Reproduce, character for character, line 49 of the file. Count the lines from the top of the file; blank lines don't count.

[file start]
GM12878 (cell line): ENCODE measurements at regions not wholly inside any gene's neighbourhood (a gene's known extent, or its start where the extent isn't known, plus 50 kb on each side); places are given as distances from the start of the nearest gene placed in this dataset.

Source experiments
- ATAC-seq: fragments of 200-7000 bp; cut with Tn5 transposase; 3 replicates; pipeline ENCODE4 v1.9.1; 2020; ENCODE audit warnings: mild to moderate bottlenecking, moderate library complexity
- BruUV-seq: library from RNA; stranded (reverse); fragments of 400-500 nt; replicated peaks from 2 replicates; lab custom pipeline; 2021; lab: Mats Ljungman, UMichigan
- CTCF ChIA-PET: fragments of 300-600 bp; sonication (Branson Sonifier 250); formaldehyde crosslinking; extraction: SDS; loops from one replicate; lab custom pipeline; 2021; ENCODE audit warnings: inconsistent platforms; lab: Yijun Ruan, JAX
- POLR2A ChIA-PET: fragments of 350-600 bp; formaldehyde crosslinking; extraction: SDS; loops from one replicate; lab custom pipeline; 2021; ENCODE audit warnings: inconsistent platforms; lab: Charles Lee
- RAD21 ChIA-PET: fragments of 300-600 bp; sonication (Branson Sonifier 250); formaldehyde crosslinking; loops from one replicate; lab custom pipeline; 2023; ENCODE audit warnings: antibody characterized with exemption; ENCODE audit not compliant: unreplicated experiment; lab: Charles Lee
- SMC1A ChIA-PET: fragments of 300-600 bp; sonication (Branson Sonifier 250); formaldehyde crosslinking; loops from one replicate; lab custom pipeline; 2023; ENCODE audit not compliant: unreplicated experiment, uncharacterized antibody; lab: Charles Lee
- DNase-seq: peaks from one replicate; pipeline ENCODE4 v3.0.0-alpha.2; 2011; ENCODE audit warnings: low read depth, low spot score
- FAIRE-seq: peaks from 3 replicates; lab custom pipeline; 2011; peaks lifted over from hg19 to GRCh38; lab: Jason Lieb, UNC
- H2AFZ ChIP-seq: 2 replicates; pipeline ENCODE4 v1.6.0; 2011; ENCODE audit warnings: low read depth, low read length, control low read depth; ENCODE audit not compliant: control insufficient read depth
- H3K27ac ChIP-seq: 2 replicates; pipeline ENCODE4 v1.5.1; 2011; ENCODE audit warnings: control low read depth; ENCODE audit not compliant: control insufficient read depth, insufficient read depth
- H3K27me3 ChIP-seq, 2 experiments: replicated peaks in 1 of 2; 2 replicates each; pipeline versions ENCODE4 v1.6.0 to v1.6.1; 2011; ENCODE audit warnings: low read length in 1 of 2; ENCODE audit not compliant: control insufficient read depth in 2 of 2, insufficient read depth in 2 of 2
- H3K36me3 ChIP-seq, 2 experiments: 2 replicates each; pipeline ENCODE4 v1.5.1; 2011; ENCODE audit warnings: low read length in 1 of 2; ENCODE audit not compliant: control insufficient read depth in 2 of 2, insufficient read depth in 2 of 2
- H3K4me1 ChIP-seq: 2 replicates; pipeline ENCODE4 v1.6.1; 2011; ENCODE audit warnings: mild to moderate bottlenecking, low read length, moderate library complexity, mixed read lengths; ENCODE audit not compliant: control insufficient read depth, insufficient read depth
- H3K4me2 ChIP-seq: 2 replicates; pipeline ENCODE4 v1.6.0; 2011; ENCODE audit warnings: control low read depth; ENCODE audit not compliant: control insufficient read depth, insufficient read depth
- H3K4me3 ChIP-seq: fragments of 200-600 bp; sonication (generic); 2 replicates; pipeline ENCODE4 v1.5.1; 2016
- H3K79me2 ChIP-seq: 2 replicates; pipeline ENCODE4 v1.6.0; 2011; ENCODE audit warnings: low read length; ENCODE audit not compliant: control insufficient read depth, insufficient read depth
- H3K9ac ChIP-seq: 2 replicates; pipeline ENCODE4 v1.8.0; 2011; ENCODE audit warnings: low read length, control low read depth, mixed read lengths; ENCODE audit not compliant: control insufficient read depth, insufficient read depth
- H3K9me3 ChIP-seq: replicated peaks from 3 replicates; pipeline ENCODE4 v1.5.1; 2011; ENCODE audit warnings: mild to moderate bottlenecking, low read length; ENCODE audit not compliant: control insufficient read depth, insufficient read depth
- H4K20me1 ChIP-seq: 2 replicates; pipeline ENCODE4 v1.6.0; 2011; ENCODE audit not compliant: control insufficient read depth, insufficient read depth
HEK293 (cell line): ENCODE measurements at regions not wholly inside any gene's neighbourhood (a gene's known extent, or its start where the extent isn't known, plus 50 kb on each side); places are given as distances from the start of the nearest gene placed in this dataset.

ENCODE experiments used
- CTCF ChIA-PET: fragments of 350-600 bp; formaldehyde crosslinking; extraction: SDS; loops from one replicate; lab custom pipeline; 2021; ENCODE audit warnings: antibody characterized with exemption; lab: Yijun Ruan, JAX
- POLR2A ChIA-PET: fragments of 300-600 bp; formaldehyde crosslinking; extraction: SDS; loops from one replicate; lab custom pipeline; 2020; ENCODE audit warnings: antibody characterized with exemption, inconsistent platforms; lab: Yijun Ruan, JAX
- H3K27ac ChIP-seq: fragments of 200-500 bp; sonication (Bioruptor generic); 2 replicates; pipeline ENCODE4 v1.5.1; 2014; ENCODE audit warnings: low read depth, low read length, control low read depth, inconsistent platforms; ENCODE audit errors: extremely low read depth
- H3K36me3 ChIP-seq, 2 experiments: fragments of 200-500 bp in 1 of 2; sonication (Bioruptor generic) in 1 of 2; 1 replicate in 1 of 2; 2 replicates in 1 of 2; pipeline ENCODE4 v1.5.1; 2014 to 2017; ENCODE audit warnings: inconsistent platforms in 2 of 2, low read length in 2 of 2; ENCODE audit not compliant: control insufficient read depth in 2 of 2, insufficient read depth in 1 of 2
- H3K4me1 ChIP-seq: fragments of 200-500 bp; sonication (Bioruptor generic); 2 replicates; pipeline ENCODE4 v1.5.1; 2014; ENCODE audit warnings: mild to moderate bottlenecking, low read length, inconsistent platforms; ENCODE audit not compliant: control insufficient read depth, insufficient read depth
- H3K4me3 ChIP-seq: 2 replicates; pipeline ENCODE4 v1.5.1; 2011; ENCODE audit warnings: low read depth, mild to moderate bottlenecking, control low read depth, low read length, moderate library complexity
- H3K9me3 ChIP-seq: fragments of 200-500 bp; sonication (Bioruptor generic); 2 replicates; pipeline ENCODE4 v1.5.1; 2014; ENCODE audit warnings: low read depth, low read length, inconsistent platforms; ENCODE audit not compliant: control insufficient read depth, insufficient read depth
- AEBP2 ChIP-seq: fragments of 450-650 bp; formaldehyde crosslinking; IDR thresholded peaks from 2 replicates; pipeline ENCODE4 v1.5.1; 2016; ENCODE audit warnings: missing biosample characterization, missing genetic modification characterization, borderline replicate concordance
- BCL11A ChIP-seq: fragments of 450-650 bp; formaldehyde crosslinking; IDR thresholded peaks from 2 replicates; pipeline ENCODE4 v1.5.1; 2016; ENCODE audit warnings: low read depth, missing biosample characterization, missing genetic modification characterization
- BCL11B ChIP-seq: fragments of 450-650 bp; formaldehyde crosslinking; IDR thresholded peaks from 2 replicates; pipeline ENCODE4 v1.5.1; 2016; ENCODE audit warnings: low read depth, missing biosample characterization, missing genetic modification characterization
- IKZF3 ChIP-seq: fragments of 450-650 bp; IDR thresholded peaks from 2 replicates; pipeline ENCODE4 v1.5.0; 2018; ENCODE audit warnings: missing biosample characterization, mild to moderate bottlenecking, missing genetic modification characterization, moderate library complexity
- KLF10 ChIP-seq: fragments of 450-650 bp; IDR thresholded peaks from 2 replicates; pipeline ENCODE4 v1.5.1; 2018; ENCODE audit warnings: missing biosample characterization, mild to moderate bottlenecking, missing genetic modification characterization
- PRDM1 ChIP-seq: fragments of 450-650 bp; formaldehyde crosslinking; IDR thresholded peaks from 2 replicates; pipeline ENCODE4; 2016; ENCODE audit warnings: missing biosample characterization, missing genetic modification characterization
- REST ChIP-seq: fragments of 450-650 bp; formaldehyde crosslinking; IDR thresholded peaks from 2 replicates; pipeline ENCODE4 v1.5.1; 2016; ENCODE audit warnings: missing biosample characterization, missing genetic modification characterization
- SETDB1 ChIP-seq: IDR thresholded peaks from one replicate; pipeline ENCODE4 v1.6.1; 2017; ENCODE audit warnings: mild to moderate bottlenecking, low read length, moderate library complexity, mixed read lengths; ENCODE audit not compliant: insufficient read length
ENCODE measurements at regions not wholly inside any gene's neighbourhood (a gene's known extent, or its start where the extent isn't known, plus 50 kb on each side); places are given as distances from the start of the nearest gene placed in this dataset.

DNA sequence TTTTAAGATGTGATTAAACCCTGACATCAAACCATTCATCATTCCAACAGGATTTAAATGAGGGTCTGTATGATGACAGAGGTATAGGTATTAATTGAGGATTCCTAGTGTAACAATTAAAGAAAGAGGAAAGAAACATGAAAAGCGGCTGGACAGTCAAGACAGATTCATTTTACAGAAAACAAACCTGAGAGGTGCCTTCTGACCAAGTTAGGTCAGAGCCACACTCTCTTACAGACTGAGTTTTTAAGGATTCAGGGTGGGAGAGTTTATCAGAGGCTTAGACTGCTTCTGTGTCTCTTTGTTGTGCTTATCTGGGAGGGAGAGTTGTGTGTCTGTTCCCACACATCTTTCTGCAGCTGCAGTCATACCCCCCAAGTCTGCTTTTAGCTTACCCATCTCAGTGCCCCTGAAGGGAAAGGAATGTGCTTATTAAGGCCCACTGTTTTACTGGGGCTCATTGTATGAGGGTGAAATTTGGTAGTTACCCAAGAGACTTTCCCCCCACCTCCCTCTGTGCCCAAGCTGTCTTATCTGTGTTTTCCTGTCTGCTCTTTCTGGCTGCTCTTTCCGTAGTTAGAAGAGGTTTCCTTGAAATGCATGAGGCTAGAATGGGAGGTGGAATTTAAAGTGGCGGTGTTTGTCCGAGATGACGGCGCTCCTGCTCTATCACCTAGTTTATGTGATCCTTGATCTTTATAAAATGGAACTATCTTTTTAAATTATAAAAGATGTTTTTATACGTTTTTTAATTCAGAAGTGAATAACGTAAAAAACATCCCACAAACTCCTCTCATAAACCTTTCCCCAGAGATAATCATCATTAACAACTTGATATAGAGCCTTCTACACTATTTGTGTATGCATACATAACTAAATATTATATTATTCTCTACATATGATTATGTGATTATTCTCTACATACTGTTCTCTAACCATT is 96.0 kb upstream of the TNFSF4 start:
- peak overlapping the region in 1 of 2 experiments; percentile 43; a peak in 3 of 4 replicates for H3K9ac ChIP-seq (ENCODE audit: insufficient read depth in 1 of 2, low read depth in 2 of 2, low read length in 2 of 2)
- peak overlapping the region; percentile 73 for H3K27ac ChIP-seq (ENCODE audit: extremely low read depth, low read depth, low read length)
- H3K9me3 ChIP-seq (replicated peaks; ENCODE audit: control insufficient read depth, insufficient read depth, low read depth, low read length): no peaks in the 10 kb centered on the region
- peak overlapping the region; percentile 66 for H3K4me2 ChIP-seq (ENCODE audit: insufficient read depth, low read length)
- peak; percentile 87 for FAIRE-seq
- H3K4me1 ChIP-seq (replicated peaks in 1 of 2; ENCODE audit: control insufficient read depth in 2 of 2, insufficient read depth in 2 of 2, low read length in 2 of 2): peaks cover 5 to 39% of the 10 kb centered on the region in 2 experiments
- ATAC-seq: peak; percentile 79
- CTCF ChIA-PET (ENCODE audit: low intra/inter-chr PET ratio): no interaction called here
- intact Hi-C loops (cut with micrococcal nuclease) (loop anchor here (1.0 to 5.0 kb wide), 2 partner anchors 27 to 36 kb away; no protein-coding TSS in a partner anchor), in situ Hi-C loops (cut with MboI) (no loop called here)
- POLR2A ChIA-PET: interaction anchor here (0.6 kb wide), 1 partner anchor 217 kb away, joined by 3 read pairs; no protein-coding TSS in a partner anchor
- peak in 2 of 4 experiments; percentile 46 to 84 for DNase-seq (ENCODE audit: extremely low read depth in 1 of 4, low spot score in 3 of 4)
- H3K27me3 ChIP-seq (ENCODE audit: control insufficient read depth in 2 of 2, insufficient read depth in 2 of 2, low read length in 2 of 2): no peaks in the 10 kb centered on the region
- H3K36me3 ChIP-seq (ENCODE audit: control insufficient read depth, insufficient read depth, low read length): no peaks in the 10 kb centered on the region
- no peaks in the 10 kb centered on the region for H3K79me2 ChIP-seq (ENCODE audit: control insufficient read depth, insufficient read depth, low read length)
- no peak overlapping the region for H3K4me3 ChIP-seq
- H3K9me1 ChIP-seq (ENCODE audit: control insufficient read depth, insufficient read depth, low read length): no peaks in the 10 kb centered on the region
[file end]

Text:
- intact Hi-C loops (cut with micrococcal nuclease) (loop anchor here (1.0 to 5.0 kb wide), 2 partner anchors 27 to 36 kb away; no protein-coding TSS in a partner anchor), in situ Hi-C loops (cut with MboI) (no loop called here)